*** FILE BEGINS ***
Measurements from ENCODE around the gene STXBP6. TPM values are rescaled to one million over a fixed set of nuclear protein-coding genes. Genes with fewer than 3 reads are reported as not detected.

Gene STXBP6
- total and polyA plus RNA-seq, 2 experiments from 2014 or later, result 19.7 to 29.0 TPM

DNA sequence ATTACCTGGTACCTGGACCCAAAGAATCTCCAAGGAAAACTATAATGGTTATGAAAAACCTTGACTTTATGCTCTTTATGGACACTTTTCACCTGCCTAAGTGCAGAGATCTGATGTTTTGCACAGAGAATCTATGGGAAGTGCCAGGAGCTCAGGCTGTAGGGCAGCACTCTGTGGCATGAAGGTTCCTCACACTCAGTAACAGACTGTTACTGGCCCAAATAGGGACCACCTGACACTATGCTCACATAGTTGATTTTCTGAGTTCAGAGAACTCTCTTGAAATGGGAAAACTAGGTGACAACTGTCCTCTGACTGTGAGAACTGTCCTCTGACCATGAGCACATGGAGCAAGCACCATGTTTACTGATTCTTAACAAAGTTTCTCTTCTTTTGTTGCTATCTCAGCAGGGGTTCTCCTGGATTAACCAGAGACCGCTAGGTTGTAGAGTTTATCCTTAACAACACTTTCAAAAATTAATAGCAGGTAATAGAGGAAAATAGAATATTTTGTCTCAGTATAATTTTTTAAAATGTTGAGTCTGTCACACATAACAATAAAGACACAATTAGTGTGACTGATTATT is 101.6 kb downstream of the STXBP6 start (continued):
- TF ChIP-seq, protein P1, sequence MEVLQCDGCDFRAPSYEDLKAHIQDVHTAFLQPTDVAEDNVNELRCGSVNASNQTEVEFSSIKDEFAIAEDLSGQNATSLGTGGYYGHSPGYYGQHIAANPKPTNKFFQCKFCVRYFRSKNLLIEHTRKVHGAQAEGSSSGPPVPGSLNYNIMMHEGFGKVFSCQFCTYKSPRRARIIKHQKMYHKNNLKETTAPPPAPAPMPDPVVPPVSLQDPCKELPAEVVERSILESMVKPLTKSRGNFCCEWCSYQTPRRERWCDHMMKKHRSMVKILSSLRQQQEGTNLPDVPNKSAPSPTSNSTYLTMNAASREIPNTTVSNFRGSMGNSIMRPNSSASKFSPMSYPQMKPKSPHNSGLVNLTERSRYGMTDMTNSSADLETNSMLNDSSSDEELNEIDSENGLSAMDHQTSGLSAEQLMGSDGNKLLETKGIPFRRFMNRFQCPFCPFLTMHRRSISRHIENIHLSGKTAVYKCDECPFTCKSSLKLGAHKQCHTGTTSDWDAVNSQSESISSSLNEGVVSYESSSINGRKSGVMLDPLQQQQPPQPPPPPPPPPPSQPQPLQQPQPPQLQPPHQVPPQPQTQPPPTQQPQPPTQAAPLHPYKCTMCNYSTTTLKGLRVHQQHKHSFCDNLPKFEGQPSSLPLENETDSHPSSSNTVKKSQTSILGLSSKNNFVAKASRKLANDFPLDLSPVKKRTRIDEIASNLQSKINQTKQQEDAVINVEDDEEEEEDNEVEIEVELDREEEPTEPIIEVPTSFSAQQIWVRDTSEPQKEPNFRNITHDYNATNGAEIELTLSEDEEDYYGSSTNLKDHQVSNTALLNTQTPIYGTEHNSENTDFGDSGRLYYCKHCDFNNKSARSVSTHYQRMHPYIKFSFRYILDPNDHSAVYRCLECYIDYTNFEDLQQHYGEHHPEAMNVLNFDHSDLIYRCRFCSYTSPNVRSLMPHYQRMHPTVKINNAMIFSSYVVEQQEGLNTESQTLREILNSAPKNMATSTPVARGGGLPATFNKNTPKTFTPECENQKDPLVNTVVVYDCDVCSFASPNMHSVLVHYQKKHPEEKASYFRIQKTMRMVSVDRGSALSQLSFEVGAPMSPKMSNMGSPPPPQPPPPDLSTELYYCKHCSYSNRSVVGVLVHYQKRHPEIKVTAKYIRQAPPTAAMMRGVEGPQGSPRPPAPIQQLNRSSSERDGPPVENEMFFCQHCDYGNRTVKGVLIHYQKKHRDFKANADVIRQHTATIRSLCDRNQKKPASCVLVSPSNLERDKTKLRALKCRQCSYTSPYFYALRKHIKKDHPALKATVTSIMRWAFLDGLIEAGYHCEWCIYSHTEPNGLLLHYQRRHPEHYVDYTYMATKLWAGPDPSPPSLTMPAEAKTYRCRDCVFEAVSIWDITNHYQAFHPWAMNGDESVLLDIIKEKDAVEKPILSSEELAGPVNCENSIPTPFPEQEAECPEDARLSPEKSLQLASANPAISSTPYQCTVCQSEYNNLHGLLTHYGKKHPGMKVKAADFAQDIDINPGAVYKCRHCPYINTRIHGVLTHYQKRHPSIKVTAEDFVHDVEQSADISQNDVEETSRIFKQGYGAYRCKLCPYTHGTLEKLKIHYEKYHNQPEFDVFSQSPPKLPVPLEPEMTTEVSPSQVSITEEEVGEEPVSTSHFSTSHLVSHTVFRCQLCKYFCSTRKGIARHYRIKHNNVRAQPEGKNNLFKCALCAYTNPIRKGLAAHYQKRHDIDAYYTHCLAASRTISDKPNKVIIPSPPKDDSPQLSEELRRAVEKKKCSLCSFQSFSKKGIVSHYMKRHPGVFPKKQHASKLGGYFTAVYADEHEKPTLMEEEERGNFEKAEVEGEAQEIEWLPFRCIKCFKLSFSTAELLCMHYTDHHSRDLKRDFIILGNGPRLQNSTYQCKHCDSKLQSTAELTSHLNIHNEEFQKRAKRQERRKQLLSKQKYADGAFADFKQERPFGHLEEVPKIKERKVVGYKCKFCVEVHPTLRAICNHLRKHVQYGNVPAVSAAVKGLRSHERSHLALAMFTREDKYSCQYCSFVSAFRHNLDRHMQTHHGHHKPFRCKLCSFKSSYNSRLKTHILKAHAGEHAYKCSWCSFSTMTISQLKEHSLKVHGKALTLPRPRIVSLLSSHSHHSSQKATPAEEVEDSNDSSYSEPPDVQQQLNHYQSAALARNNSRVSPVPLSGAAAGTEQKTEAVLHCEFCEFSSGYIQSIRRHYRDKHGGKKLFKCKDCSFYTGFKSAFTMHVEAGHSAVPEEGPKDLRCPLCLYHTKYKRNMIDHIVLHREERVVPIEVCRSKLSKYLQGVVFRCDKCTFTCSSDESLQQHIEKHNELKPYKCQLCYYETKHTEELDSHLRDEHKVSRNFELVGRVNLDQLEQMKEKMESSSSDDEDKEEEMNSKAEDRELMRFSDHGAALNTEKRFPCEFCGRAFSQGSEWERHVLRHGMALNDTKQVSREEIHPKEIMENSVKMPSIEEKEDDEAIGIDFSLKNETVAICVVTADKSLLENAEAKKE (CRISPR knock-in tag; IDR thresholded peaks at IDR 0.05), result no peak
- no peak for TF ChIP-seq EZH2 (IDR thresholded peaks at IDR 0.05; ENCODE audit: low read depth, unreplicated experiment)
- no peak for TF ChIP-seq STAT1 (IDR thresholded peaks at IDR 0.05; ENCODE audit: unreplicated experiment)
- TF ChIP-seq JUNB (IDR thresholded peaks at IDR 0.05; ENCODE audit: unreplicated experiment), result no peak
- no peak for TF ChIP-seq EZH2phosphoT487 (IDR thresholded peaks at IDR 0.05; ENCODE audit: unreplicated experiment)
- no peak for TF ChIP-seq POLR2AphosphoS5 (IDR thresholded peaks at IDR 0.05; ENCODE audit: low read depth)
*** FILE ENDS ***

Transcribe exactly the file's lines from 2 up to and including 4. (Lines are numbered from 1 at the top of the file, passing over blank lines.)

Gene STXBP6
- total and polyA plus RNA-seq, 2 experiments from 2014 or later, result 19.7 to 29.0 TPM

DNA sequence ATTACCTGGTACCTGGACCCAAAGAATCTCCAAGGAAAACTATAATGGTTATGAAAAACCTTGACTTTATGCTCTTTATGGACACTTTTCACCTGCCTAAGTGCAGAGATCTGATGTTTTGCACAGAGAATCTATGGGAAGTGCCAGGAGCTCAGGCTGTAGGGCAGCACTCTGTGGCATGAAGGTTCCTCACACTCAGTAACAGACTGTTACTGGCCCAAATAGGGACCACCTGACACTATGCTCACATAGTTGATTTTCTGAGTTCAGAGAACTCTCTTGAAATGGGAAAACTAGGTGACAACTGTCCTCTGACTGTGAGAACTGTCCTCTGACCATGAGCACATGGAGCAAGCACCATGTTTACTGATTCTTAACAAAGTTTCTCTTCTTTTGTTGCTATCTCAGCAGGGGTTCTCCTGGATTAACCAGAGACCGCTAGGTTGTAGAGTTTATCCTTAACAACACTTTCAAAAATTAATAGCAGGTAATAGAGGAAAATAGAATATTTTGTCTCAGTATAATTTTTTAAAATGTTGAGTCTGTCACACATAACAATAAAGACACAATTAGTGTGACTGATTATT is 101.6 kb downstream of the STXBP6 start (continued):